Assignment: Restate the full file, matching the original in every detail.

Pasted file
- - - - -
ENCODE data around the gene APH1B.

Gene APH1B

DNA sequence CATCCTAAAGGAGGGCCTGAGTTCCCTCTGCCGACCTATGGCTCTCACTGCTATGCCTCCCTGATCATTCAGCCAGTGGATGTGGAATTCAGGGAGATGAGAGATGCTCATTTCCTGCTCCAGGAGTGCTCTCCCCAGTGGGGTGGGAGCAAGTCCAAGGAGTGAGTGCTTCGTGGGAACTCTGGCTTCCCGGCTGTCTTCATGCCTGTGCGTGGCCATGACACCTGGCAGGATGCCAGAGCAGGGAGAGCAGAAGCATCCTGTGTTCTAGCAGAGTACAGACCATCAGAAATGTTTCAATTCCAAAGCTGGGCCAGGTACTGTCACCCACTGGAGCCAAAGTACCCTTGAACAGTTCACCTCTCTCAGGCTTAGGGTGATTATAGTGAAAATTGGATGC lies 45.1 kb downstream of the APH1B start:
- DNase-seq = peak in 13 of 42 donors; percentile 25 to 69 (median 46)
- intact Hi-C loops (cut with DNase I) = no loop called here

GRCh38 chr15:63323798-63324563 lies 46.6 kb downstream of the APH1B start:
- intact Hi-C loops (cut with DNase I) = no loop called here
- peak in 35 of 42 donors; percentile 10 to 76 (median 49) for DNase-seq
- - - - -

ENCODE data around the gene APH1B.

Gene APH1B

DNA sequence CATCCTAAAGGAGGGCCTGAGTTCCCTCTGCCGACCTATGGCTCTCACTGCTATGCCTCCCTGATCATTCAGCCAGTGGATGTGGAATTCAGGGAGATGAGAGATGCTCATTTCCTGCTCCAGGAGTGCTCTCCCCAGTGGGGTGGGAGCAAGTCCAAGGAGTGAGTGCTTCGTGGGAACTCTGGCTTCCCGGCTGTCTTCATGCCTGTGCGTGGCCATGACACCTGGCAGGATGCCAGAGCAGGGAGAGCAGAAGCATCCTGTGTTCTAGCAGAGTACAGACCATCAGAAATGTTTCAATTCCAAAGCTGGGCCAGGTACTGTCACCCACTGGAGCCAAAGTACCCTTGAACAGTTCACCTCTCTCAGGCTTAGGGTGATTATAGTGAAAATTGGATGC lies 45.1 kb downstream of the APH1B start:
- DNase-seq = peak in 13 of 42 donors; percentile 25 to 69 (median 46)
- intact Hi-C loops (cut with DNase I) = no loop called here

GRCh38 chr15:63323798-63324563 lies 46.6 kb downstream of the APH1B start:
- intact Hi-C loops (cut with DNase I) = no loop called here
- peak in 35 of 42 donors; percentile 10 to 76 (median 49) for DNase-seq